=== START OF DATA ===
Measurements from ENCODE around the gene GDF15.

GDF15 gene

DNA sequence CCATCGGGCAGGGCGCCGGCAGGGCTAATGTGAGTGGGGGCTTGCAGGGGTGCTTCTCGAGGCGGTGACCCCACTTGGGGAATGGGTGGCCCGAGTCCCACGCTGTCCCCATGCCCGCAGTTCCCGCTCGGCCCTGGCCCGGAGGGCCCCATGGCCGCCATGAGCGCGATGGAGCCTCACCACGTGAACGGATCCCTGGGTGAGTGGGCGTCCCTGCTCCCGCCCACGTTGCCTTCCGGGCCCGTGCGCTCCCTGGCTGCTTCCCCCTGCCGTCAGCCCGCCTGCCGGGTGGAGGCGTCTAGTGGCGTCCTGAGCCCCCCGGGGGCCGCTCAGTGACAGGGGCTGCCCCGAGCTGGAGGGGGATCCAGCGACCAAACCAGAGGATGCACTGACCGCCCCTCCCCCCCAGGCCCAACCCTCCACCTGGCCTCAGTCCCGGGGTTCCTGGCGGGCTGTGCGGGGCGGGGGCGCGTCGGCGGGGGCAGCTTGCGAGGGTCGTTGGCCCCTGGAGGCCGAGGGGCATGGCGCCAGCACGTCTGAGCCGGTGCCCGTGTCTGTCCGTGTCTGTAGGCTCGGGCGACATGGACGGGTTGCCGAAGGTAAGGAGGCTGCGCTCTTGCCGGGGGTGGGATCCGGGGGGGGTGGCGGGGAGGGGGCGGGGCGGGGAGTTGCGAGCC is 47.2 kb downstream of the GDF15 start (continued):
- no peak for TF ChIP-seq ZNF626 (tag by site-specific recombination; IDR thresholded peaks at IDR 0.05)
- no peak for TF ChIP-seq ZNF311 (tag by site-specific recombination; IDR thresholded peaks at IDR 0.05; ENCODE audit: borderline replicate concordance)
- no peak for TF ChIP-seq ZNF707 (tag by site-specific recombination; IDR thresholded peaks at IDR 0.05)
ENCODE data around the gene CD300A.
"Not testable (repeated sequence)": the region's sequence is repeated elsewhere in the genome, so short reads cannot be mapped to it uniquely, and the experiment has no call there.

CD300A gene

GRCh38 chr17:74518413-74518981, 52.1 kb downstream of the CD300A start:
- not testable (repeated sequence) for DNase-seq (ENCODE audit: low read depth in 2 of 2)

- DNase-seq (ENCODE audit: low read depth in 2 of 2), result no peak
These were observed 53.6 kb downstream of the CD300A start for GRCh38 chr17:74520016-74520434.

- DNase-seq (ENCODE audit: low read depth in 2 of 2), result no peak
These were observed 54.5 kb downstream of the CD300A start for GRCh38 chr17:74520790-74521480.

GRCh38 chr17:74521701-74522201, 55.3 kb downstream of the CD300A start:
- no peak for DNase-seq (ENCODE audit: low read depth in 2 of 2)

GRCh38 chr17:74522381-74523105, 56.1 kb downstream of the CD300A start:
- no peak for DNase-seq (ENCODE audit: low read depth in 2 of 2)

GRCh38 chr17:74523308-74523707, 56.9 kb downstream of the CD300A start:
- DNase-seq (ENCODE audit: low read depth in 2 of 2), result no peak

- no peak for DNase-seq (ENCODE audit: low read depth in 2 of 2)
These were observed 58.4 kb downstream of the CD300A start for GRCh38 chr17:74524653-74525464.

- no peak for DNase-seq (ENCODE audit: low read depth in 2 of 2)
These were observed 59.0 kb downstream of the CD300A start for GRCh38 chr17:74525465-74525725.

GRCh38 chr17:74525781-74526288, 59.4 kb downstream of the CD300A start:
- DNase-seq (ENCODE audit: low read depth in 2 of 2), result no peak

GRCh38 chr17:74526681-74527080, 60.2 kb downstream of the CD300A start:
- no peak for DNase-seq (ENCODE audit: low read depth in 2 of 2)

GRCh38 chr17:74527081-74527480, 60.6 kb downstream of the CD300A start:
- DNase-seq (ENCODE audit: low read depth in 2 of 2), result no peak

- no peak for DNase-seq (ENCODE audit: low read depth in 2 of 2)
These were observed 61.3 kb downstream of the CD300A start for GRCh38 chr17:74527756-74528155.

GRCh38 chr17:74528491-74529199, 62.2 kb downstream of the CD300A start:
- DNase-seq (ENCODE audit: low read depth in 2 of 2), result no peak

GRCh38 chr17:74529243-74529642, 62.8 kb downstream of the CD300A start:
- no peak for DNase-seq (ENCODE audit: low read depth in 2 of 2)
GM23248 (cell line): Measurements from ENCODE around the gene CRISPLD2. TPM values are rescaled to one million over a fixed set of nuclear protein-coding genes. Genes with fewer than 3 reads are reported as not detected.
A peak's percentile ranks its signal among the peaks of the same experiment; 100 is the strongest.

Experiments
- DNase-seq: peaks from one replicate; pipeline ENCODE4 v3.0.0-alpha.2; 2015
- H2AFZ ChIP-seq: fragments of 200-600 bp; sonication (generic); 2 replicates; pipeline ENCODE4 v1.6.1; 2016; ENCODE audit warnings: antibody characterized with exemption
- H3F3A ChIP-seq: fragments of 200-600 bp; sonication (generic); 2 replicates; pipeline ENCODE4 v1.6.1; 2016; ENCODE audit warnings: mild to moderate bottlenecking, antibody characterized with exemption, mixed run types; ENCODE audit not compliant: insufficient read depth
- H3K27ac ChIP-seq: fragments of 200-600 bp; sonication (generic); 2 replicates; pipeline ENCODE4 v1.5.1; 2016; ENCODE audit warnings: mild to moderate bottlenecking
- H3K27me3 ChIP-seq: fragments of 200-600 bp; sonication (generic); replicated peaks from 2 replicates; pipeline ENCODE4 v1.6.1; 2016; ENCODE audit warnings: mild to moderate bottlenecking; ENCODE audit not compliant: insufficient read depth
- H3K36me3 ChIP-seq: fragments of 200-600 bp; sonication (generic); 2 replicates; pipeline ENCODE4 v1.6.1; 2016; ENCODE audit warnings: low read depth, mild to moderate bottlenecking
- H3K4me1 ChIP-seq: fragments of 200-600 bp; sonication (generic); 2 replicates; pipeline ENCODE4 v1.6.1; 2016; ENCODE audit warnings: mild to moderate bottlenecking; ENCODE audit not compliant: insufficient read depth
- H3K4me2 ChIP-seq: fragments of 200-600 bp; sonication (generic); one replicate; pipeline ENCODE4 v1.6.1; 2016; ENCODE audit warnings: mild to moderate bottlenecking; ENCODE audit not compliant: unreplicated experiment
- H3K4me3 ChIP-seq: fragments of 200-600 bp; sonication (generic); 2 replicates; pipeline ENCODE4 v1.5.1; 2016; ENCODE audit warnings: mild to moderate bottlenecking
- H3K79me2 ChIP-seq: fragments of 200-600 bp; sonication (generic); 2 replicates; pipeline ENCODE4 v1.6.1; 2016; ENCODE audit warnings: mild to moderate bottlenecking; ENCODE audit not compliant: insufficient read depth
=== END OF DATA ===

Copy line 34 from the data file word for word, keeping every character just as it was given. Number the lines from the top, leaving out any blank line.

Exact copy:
GRCh38 chr17:74528491-74529199, 62.2 kb downstream of the CD300A start: